C is for Coursebook (by Lindsay Clandfield)

16 05 2010

Shelf-life

After six months’  blogging (28 posts, 870 comments) I thought it might be timely to hand over the reins  to someone else for a change. And who better than  my blogging ‘mentor’, the irrepressible Lindsay Clandfield! (You must know Lindsay’s Six Things blog by now – if not, give it a visit). Lindsay’s new course, Global (Macmillan ELT), has just been launched – so I thought it might be appropriate to ask him to blog on the subject of coursebooks.

Lindsay writes:

A cynic’s definition of a language coursebook might say something like the following: One of the most popular yet unnecessary tools for learning a language. This is true. But classrooms, schools and teachers are also unnecessary for learning a language. What is it, then, about coursebooks that provokes such negative feelings in our field?

After all, coursebooks are very useful tools in that they:

1 Provide a structure for teachers and students to follow. This can give a course a sense of security, of purpose and achievement as the class advances through the book.

2 Provide attractive, motivational, colourful and diverse content, which is increasingly multimedia (text, audio and video).

3 Provide graded content suitable for the learners’ level and a full syllabus that covers language skills and language systems.

4 Above all serve as a great timesaver for teachers, who are increasingly under the burden of administrative work already. Coursebooks represent great savings in terms of lesson and test planning time.

5 Provide a source of ideas and methodology. Modern teacher’s books come packed with extra ideas, tips and language explanations. This kind of material can help the teacher improve her teaching and knowledge of language lesson by lesson.

Arguments against coursebooks tend to fall into the following categories:

1 They all look the same. This perhaps isn’t so galling for students who do not, in general, spend as much time with a coursebook as a teacher does. Faced with teaching the same or similar material week in week out for years is not very motivating.

2 They all follow the same syllabus. Perhaps one of the contributing factors to a sense of similarity is that the majority of modern coursebooks follow a very similar grammar syllabus which forms, if not the backbone, then a very important strand of the course.

3 The grammar is wrong or misleading. Some arguments around coursebooks zero in on how certain grammar points are treated, and claim that these are either outdated, unclear or just plain wrong.

4 Texts serve merely as a pretext to teach discrete language items. Used in this way, the material stifles any real communication in the classroom.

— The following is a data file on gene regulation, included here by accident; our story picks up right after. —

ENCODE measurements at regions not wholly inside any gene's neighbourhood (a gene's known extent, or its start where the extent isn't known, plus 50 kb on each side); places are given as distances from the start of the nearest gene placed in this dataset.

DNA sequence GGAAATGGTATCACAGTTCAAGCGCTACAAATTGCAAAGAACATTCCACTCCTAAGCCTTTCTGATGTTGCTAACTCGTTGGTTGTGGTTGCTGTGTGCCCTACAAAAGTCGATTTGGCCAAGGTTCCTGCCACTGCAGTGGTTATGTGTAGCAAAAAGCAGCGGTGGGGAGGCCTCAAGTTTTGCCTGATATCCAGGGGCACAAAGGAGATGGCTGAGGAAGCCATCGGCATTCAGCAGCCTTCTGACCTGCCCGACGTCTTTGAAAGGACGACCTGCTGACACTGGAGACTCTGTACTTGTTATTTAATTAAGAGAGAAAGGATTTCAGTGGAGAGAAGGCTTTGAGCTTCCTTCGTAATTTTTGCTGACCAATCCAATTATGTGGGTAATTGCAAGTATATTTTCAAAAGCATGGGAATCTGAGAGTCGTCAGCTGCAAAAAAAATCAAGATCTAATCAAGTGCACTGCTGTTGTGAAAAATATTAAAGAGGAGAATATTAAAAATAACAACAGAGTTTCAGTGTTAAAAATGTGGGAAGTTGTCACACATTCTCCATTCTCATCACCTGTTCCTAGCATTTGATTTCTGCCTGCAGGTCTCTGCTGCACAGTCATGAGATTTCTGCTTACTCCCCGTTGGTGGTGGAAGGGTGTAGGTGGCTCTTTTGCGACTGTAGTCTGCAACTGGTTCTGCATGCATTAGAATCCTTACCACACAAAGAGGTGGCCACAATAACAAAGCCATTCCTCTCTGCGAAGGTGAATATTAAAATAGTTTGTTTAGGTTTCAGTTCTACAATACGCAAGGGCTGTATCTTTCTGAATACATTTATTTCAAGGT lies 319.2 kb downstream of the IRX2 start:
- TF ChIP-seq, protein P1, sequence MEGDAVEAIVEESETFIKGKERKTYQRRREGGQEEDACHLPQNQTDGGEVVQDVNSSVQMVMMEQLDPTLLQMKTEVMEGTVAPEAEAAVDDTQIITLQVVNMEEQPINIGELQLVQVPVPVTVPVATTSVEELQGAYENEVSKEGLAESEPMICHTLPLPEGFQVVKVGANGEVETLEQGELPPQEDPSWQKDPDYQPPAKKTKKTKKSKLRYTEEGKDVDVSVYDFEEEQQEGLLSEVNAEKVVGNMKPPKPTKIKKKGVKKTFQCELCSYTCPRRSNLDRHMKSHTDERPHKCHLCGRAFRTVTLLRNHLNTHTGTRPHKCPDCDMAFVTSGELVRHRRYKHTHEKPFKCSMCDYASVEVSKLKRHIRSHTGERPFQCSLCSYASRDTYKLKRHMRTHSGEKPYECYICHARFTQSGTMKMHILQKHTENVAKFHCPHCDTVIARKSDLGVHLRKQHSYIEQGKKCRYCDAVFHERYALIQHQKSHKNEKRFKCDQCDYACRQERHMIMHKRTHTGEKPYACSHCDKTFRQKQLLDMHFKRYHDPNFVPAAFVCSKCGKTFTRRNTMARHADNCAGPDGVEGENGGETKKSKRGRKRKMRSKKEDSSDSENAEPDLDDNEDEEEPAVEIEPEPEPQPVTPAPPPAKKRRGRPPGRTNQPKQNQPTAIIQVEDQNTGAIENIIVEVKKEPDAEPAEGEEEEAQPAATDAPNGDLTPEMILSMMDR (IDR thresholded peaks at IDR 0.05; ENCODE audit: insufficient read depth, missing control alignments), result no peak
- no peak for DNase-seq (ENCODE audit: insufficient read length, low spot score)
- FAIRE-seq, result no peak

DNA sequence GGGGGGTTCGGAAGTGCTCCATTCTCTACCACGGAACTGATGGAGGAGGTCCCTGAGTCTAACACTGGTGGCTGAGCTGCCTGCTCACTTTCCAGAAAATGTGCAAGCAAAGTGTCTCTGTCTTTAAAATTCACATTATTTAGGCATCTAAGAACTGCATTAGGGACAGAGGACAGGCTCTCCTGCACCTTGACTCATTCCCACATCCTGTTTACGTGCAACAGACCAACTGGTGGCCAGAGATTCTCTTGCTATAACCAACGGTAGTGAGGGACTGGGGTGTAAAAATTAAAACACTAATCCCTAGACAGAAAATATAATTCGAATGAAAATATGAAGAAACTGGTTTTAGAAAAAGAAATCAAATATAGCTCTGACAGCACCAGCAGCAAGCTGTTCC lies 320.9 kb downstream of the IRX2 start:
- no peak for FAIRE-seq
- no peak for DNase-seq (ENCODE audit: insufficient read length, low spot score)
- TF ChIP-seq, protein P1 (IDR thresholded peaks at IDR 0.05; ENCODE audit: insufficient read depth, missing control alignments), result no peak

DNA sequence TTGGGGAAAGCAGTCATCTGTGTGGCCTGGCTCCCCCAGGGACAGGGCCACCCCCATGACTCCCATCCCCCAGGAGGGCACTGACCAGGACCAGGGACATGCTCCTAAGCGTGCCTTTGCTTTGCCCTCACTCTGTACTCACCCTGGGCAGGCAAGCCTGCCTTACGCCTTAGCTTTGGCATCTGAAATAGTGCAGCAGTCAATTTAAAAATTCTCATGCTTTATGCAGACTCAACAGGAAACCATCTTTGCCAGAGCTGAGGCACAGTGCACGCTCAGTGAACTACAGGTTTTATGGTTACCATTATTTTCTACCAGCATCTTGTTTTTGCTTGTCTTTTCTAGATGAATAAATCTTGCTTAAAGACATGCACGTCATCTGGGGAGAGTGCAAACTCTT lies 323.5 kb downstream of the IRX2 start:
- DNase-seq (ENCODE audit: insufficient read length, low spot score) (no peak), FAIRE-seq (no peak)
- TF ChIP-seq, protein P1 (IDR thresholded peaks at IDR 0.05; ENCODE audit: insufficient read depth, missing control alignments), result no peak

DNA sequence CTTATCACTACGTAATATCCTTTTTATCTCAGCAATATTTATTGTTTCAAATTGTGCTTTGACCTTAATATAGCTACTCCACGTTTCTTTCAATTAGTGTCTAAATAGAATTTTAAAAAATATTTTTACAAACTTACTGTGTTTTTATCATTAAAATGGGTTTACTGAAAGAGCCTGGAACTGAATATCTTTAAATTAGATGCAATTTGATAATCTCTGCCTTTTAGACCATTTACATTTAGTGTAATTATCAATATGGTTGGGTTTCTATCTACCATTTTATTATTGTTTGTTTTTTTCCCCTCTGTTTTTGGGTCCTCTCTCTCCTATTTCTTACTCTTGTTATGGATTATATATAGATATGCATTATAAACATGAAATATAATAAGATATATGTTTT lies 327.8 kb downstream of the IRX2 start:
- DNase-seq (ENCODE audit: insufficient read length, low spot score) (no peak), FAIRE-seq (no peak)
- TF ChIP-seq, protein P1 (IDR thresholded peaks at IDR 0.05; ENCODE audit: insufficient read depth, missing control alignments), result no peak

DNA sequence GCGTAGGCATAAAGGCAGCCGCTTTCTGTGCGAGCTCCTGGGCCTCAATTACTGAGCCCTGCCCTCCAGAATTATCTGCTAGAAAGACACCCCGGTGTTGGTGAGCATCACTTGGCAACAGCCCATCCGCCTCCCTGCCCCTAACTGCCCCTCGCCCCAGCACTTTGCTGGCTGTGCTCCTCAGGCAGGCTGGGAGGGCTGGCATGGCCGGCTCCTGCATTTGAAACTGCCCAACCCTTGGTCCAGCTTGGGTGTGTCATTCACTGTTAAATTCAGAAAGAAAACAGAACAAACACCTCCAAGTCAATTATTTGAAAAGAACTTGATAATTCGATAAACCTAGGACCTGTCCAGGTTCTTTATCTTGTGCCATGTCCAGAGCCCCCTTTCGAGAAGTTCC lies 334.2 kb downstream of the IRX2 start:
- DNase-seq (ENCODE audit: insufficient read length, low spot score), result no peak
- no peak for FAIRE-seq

5 Texts and topics are Anglo- or Eurocentric and/or promote a western consumerist ideology. This is the hidden curriculum, implicit or explicit, in the cultural makeup of a coursebook. The high number of good-looking, rich and famous people in coursebooks has also been criticized recently.

6 Texts and topics are safe, bland and vapid. Because they have to appeal to a wide audience, it is argued, coursebooks will tend to avoid more controversial topics. When the audience is very wide (e.g. international coursebooks), some argue that they are not suitable for certain national contexts.

7 Coursebooks are too big. One common complaint is that there is too much material to cover in an academic year. This complaint becomes more and more vocal with the additional material that accompanies most modern coursebooks.

The combination of these have led to calls to abandon coursebooks altogether, a posture well-known to readers of this blog. Most teacher training courses and key texts on teaching advise teachers to adapt the material that they use in class. Indeed, part of a language teacher’s professional development would seem to be developing a more critical view and use of published teaching material.

Coursebooks are intended to provide motivating material, ideas, a structure and cohesive syllabus to a language course. Some do this more successfully than others. The role of the teacher cannot be underestimated either. As the old adage goes, only a bad worker blames his or her tools. A good teacher can make even the most dire coursebook a motivational experience for learners and teacher alike.

From my point of view as a materials writer, having had to teach with and research lots of different kinds of coursebooks I would say that they have changed considerably over the years. Some of the arguments above are made citing examples from old and outdated books, a slightly unfair position to take. Any argument that begins with “all coursebooks are/do/have…” is in danger of being a reductionist overgeneralisation.

Many coursebooks are based on months, if not years, of research and feedback from teachers. Of the points above, #2 (the grammar syllabus) and #6 (too much material) may be valid but this is often in direct response to what users say they want. Attempts to do otherwise have often resulted in commercial failures.

Many of their “flaws” are not necessarily inherent to coursebooks. Some of the people who most read and follow the anti-coursebook arguments are coursebook authors themselves, or teachers who are working on an idea for a coursebook.  The best answer to these arguments, it would seem to me, is not: “drop the coursebook” but rather “try to make a better coursebook”.